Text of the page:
Conflicts of Interest

The authors declare no conflict of interest.

Abbreviations

HOHeme oxygenase
COCarbon monoxide
CADCoronary artery disease
PADPeripheral artery disease
LDLLow-density lipoprotein
UGT1A1UDP-glucuronosyltransferase 1A1
PPAR-αPeroxisome proliferator-activated receptor-alpha
MCP-1Monocyte chemoattractant protein-1
IL-6Interleukin-6
SR-AScavenger receptor-A
AMIAcute myocardial infarction
ABIAnkle-brachial index
CIConfidence interval
SAPStable angina pectoris
UAPUnstable angina pectoris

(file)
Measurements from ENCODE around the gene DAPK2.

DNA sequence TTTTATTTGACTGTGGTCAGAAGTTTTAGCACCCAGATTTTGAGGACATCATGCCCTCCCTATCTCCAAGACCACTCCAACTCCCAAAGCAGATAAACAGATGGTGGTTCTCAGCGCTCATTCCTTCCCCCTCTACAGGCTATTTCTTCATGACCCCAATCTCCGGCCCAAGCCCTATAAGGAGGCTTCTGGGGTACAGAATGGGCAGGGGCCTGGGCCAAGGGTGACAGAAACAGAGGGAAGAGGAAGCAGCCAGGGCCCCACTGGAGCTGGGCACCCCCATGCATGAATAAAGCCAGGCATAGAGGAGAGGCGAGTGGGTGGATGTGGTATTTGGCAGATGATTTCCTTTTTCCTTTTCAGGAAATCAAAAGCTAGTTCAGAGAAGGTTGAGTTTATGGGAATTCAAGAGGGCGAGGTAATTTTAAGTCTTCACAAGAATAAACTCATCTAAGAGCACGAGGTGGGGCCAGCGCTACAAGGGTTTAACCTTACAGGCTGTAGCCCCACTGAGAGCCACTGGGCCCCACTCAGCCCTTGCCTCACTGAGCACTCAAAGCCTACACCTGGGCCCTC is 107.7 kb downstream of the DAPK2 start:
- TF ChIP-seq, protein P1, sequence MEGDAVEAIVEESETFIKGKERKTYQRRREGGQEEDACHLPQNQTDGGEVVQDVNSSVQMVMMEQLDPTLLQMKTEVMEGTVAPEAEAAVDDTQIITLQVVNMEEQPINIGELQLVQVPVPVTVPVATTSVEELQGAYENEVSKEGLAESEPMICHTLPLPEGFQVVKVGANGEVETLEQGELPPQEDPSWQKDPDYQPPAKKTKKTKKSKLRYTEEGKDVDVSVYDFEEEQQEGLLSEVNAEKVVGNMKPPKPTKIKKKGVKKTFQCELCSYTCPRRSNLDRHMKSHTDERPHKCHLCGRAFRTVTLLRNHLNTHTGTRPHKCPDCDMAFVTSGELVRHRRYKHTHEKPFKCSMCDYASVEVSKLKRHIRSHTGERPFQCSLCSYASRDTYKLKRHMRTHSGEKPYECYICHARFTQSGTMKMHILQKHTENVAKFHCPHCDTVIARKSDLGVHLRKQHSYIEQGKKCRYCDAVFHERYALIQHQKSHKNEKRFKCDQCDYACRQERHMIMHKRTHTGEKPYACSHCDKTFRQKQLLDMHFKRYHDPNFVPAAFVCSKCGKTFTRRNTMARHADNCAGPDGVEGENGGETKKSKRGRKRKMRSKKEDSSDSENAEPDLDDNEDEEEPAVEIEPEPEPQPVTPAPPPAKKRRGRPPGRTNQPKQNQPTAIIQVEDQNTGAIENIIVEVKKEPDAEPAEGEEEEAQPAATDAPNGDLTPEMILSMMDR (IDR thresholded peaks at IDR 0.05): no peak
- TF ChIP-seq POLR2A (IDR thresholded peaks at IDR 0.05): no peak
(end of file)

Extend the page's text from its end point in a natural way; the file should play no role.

ACSAcute coronary syndrome
TIATransient ischemic attack

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Figure 1. Plasma HO-1 levels and the presence of carotid plaque or the plaque score. Plasma HO-1 levels were significantly higher in subjects with carotid plaque than in those without plaque (p < 0.05) (left). A stepwise increase in HO-1 levels was found depending on the plaque score: 0.44 ng/mL in subjects with score = 0, 0.51 ng/mL in score = 1, and 0.70 ng/mL in score ≥ 2 (p < 0.02). HO-1 levels in score ≥ 2 were higher than those in score = 0 (p < 0.05) (right). The central line represents the median, and the box represents the 25th to 75th percentiles. The whiskers represent the lowest and highest value in the 25th percentile minus 1.5 IQR and 75th percentile plus 1.5 IQR, respectively. (Modified from Kishimoto et al. [25]).